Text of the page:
A local street vendor is being fined for conducting his business on Jefferson Street.
March 15, 2005
A loophole recently shored up in a longstanding local ordinance has thrown Faramarz Yaghobi for a loop, but the street vendor has vowed to dig into both Jefferson Street and his pockets to keep his late-night business running.
In the last six years, the Iranian immigrant has become such a fixture in downtown’s nightlife that he’s known by only one name. “Everyone calls me Frankie, and I like that,” he says. His business, Frankie Burger, is a kitchen on wheels — a trailer equipped with propane gas to heat a grill, tanks for hot and cold water and a prep counter where he sells and prepares hamburgers, cheeseburgers, sausage dogs, hot dogs, boudin and Frito pies. He opens on Thursday through Saturday nights around 7 p.m. and sometimes works until four the next morning serving the late night crowd downtown. “I’m the last person to leave downtown, always,” he says.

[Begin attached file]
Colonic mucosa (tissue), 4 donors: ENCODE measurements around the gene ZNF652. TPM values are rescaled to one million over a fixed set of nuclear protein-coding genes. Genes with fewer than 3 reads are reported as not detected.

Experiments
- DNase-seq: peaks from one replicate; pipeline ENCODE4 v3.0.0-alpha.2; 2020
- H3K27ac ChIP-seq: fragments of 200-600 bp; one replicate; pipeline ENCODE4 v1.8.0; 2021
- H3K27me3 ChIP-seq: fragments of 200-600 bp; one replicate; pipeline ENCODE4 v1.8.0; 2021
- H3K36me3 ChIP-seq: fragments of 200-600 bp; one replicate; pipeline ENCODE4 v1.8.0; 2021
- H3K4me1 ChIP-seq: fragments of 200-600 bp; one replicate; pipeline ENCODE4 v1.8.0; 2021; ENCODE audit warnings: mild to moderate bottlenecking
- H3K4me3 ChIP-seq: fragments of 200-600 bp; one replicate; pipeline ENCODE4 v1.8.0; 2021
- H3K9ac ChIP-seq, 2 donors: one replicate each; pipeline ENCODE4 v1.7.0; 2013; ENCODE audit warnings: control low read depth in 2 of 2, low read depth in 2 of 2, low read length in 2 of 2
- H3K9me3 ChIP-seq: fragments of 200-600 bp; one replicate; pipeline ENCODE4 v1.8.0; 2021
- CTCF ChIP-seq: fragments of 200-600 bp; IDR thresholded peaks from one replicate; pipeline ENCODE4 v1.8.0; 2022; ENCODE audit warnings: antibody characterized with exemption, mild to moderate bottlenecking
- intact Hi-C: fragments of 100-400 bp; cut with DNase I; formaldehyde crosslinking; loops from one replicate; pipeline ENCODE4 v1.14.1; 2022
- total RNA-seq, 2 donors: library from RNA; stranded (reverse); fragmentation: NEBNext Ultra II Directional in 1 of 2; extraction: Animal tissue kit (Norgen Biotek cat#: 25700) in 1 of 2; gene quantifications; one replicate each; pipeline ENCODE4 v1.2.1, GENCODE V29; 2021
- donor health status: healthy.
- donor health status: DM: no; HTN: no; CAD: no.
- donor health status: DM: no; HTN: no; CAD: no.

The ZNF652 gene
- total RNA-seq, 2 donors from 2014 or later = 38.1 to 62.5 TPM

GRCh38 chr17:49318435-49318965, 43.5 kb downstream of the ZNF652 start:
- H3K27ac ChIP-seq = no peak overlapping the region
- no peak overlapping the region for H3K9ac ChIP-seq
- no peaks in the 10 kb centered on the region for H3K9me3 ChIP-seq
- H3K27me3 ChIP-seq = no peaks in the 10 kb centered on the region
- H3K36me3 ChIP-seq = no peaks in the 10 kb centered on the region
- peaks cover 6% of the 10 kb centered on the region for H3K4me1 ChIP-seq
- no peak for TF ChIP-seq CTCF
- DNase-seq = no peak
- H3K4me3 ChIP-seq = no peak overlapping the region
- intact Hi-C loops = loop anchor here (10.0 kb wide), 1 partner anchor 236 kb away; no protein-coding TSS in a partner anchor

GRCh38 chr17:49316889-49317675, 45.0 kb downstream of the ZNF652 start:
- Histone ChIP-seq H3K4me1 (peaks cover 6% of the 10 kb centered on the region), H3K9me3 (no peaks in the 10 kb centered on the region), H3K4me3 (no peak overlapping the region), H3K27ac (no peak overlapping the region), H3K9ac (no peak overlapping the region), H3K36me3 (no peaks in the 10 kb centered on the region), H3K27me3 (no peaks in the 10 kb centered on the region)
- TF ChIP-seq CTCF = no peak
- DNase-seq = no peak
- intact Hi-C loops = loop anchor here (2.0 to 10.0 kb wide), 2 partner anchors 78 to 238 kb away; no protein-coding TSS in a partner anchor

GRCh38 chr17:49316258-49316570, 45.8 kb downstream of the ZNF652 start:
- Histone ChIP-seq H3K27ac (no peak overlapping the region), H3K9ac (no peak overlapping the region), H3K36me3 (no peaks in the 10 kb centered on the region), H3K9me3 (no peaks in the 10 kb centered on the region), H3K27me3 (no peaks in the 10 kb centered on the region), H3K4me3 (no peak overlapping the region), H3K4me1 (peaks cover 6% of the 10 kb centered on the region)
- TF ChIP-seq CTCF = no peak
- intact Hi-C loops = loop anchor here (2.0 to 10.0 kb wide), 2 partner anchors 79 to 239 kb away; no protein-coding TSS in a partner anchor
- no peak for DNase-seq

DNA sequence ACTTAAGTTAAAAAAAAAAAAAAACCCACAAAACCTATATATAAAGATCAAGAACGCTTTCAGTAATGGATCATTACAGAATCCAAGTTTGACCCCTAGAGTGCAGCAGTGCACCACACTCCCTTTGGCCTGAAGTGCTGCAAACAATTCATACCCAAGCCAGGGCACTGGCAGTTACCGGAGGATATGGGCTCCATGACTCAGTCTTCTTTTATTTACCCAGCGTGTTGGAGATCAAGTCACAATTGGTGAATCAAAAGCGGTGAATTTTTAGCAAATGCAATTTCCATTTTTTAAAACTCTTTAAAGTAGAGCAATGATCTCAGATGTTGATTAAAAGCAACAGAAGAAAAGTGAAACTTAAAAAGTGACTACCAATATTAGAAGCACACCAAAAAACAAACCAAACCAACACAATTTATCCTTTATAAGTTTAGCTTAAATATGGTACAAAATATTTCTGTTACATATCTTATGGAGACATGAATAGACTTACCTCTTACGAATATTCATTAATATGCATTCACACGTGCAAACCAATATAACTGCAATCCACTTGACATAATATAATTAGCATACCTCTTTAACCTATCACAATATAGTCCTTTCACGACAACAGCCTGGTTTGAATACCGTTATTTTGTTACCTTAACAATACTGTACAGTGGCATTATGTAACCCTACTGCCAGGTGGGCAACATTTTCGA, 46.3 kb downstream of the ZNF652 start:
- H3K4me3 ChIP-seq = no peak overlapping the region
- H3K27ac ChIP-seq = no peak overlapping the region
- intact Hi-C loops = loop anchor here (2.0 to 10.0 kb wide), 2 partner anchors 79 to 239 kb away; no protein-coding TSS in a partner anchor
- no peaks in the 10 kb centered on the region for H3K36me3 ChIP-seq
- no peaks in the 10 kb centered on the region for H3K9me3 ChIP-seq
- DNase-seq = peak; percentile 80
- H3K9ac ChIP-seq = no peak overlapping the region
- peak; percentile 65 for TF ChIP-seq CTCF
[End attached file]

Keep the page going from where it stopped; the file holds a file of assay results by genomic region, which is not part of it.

Yaghobi began selling sandwiches from a truck to the bar crowd on the McKinley Street strip in 1999. With the blessing of Andy Monceaux — then the owner of Amanda Scott’s (now NiteTown) on Jefferson Street — Yaghobi beginning setting up his business on weekend nights in front of the nightclub. He later purchased a trailer and served food in front of the Voodoo Cantina (now Legends). Since January, he’s stationed Frankie Burger in front of the Renaissance Nightclub on weekend nights.